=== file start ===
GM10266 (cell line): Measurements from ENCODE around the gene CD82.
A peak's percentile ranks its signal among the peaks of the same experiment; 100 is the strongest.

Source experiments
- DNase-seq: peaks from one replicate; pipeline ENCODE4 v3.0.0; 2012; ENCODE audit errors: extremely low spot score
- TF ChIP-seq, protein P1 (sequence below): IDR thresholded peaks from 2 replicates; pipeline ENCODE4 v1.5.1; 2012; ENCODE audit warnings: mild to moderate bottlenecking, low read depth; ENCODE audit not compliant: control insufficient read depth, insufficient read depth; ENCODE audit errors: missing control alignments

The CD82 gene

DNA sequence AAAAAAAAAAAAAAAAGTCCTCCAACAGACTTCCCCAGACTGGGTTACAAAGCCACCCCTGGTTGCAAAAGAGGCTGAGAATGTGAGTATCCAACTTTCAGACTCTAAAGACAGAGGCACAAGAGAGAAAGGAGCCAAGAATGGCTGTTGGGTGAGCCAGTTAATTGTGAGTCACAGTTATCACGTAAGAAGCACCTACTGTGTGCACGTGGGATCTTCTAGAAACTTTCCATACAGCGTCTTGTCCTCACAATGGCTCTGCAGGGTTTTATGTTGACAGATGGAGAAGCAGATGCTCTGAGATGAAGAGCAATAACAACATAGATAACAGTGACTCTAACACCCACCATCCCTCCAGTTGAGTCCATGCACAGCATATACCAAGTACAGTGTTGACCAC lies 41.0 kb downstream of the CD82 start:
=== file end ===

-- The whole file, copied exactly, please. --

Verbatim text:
GM10266 (cell line): Measurements from ENCODE around the gene CD82.
A peak's percentile ranks its signal among the peaks of the same experiment; 100 is the strongest.

Source experiments
- DNase-seq: peaks from one replicate; pipeline ENCODE4 v3.0.0; 2012; ENCODE audit errors: extremely low spot score
- TF ChIP-seq, protein P1 (sequence below): IDR thresholded peaks from 2 replicates; pipeline ENCODE4 v1.5.1; 2012; ENCODE audit warnings: mild to moderate bottlenecking, low read depth; ENCODE audit not compliant: control insufficient read depth, insufficient read depth; ENCODE audit errors: missing control alignments

The CD82 gene

DNA sequence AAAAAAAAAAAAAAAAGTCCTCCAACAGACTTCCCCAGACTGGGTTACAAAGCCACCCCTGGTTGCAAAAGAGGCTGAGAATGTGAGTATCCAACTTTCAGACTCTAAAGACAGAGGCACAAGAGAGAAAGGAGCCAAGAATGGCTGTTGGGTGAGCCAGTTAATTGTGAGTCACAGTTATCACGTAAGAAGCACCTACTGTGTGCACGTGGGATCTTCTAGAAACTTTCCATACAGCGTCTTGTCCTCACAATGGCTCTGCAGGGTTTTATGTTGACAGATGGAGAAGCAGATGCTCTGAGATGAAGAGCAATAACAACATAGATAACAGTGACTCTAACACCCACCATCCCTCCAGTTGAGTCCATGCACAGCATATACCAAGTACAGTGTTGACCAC lies 41.0 kb downstream of the CD82 start: